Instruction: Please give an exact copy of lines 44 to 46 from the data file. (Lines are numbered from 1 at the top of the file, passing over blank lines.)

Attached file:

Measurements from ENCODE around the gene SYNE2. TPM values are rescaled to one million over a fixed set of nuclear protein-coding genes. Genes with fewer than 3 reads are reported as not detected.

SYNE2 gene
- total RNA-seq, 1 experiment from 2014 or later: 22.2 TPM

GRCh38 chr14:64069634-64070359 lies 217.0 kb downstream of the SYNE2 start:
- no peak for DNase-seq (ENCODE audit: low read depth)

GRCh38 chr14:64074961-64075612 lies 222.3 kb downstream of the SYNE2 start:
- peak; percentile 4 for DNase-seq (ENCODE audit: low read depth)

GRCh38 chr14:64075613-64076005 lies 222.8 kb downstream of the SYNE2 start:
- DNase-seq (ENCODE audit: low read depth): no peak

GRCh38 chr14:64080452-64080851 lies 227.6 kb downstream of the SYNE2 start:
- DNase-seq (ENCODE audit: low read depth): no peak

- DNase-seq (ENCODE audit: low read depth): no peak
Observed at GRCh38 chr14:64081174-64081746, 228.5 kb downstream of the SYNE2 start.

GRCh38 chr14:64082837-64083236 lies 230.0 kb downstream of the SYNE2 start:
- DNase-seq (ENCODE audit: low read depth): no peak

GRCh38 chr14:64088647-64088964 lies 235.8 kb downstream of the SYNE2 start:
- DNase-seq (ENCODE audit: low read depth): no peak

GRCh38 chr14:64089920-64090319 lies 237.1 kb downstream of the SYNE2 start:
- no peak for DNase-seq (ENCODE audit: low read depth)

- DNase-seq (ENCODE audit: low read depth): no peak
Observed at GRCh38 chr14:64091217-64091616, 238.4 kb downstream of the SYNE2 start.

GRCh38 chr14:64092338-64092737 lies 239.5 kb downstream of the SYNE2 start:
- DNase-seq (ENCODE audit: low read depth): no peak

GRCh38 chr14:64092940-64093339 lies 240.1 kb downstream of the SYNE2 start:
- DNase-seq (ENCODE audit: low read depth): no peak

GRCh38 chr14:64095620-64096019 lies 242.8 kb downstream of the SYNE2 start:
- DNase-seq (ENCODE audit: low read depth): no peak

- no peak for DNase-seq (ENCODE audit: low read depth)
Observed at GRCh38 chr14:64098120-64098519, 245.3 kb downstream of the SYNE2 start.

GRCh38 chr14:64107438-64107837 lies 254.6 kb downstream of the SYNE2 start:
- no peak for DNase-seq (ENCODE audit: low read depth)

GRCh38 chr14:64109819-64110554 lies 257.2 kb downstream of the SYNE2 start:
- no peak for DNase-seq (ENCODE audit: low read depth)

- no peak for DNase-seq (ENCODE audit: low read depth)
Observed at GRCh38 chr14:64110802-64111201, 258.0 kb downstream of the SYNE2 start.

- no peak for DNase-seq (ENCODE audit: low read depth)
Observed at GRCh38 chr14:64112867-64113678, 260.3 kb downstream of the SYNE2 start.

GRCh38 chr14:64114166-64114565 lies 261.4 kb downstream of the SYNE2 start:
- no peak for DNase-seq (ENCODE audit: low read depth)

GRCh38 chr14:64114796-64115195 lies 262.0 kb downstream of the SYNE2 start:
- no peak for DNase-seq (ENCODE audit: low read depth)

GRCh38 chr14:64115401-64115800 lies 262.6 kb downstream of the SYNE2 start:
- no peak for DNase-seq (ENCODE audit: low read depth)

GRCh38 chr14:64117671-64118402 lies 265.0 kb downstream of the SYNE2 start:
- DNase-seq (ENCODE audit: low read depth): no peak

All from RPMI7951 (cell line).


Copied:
GRCh38 chr14:64117671-64118402 lies 265.0 kb downstream of the SYNE2 start:
- DNase-seq (ENCODE audit: low read depth): no peak

All from RPMI7951 (cell line).